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Dissertation/Thesis Abstract

The myths we live: Harvesting the writing student's self through heritage
by Pearson, Marlene Joyce, Ph.D., Pacifica Graduate Institute, 2012, 279; 3599488
Abstract (Summary)

The value of heritage, both historical and personal, seems almost lost in a modern world that is defined more by progress than by history. But progress requires both a foundation, and a context. Every individual, family, and culture has a unique story based on a history, and often there are repeating themes in these stories. Over generations, certain truths that are common to human experience have become codified in the mythos of these cultures. In this way, the experience of the individual can be recognized as part of cultural story, and cultural story can be experienced through the individual.

In the absence of either cultural and/or personal story, many individuals do not access the power inherent in the connections to the myths that precede them. But when personal heritage is understood, it can be related to the archetypes that have shaped human experience throughout history. From these connections, a sense of empowerment emerges that comes from understanding the context of one's own life. The diversity that comprises many modern communities, including the university community, can be experienced as a rich mixture of interconnected stories.

Providing a platform to explore individual identity through heritage and cultural myth, this dissertation presents a university level writing course which combines freshman composition with an exploration of heritage and myth. Over a course of ten weeks, writing assignments are thematically connected, requiring students to do research and in-class activities, facilitating their understanding of personal story and the cultural archetypes which are reflective of their own experiences. The historical, philosophical, and psychological basis justifying and supporting these activities is explored and explained through works of C. G. Jung, Joseph Campbell, James Hillman, and others.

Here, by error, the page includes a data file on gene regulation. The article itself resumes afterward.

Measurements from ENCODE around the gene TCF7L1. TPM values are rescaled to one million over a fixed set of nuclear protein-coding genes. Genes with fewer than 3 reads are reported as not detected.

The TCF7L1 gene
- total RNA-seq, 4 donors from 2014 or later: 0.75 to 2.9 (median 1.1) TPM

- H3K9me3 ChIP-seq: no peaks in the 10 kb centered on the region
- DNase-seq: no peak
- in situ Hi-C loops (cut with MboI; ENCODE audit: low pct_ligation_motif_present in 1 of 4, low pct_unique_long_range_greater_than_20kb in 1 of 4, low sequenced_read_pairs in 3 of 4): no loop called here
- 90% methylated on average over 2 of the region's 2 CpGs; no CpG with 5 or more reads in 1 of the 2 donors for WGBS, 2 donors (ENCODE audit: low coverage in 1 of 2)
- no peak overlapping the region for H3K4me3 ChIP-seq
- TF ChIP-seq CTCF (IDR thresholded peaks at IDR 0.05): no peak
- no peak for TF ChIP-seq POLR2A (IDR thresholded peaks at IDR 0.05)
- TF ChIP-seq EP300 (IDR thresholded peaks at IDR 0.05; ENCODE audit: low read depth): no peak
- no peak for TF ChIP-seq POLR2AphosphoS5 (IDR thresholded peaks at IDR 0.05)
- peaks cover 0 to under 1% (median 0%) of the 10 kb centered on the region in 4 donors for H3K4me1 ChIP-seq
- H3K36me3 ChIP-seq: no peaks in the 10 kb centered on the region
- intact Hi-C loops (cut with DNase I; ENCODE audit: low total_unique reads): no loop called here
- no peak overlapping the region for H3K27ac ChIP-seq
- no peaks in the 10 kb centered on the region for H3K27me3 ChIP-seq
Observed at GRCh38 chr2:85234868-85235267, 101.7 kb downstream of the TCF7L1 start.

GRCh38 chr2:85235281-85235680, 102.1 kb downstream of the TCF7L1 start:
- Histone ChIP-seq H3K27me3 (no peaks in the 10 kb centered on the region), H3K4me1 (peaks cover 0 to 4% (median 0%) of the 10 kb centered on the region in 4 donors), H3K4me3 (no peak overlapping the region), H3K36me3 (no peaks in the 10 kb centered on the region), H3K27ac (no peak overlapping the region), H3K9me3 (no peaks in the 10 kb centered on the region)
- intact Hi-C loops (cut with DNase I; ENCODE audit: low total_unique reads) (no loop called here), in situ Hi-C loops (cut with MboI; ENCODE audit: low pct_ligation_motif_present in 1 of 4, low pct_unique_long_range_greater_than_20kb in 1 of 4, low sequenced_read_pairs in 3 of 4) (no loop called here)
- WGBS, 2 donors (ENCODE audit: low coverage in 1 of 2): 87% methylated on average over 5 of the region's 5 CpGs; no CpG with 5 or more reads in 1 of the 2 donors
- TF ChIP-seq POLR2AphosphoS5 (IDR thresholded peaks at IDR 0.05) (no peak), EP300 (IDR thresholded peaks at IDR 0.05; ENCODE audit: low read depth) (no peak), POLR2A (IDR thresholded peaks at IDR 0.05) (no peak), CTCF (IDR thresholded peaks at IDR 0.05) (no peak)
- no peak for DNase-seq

This curriculum, with occasional modifications, has been used successfully. Examples of student experiences, reflections and participation comments from students are included that summarize the experiences of individuals who have participated in this writing course. What emerges from the course is a community of students who are diverse, but connected; who understand both themselves and one another in new and unique ways through the stories they explore, write, and share with one another.

Indexing (document details)
Advisor: Mahaffey, Patrick
Commitee: Houghton, Mona, White, Dana
School: Pacifica Graduate Institute
Department: Mythological Studies
School Location: United States -- California
Source: DAI-B 75/02(E), Dissertation Abstracts International
Subjects: Literature, Philosophy, Clinical psychology
Keywords: Campbell, Joseph, Depth psychology, Jung, Carl, Memoir, Personal mythology
Publication Number: 3599488
ISBN: 978-1-303-48777-4
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